Remember, in the late ’80s, the Italian Lancia was the sports brand par excellence. After dominating rallies with its Lancia Stratos in the 1970s, the transalpine manufacturer went on to win titles with its Delta Integrale HF.
The brand’s cars are the dream stuff of a whole generation of enthusiasts, everything is going well. May 2014: The CEO of the FCA Group officially announces the end of Lancia in Europe. The brand will be content to sell its Ypsilon in Italy as long as demand lasts.
End point of a story that is nevertheless incredibly rich and prestigious. But how did Lancia get there?
A slow decline
The problems began in the 1990s: the new models were not convincing, the strategy of the FIAT group was unclear and customers began to distance themselves from the brand. The leaders of the group do not hesitate to complain about the lack of loyalty of the brand’s lovers.
Lancia is one of the most collected brands in the world. But these enthusiasts, who spend their weekends pampering their vintage Lancia, drive competing brands, often German ones, on a daily basis.
Lancia seems to be taking its time to understand that there is a real problem. Sales are eroding massively and with it the motivation of the network. The worm is in the fruit.
Lancia has to make sacrifices
In the early 2010s, the world changed. FIAT Group became FCA for FIAT Chrysler Automobiles. Losing money is out of the question in this risky merger. Alfa Romeo, Lancia and Maserati die.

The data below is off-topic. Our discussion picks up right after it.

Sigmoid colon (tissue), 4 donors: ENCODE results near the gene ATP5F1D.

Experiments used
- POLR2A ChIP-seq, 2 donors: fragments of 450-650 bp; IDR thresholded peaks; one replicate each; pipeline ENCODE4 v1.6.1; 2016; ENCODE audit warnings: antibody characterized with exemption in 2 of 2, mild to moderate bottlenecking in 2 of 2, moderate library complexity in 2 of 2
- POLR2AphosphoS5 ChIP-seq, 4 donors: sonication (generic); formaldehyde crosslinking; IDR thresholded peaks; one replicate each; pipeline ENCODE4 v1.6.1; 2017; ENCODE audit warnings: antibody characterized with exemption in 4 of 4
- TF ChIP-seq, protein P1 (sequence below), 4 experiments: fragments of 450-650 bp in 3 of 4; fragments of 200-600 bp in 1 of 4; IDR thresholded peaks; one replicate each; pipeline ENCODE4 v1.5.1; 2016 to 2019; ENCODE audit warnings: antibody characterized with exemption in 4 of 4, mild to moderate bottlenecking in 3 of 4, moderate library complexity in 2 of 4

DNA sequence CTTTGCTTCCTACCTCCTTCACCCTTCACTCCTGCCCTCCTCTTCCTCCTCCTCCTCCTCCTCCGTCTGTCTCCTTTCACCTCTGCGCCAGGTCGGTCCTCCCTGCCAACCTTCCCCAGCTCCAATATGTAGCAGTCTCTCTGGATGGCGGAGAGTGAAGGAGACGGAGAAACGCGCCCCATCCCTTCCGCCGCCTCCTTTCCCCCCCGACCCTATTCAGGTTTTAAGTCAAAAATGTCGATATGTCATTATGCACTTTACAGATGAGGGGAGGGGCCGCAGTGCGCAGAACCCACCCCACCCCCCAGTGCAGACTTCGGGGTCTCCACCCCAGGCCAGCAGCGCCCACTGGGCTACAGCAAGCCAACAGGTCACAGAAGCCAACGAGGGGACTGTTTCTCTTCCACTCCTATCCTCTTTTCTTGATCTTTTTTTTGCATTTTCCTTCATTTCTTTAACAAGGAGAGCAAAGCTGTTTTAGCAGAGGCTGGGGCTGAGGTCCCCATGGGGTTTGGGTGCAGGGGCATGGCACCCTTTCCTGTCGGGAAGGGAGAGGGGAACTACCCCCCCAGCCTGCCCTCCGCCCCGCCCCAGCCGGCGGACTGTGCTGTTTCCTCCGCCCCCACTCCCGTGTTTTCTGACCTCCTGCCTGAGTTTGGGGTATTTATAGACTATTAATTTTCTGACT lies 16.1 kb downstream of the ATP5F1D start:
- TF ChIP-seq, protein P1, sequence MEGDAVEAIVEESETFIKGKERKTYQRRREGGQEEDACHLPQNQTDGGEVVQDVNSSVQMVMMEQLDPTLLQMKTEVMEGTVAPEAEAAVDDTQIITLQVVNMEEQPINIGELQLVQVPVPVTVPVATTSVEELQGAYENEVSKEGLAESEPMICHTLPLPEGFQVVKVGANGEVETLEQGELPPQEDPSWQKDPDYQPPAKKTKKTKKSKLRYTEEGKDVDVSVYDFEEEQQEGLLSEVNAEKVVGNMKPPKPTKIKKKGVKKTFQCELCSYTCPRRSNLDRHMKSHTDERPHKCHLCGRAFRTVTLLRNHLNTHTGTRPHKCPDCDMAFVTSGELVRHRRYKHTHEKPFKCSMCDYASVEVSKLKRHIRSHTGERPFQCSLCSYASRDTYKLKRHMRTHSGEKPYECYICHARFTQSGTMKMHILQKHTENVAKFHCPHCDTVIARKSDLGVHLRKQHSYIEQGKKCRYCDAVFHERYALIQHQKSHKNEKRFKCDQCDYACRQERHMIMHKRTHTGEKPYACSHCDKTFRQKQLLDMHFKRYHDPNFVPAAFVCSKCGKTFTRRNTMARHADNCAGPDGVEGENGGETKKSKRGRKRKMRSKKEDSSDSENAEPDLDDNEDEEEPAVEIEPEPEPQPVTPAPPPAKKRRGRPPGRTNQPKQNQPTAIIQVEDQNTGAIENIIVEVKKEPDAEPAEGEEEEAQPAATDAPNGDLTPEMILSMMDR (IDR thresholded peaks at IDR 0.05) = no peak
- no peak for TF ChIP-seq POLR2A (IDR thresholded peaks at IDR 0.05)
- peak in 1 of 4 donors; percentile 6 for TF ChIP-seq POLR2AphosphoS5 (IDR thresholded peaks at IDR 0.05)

The group has a $55 billion plan to restart. That’s enough to take care of the American brands Maserati and Alfa Romeo. It’s too much to invest in Lancia. But Marchionne has an idea.
He will make huge savings by converting Chrysler models into Lancia! An almost free measure that allows the Italian brand to have a range of “new” vehicles without investing a penny.
smell of scandal
At the 2011 Geneva Motor Show, visitors were horrified to discover that the Chrysler Voyager had become the Lancia Voyager. A large minivan that has a hard time hiding its American van origins.
A few months later it was the turn of the big Lancia Thema sedan to show itself. The fears of the buyers are confirmed: It is neither more nor less than a rebadged Chrysler 300. The typical American sedan has absolutely nothing to do with the previous Lancia sedans, which were often drawn with curves when the American cut with a billhook becomes.
To top it off, we’ll be releasing the Lancia Flavia name to sell a Chrysler 200 Cabriolet, a model that even Americans don’t want. We would try to kill Lancia that we wouldn’t do it any other way.
Obviously, this strategy doesn’t work. Regular Lancia buyers, often pure Italian car enthusiasts, are running away. Prospects who didn’t already buy American cars when they were called Chrysler are, of course, absentee subscribers.
Almost three years after the launch of the Lancia Voyager, Marchionne announces that Lancia is withdrawing from the Italian market alone. Worse, only the Ypsilon, which is still selling very well in Italy, will survive in the range.
In a state of clinical death since 2014, Lancia will be reborn across Europe until 2024, with models of the Stellantis platforms but “with a particularly lavish design”. Has the brand learned the lesson?
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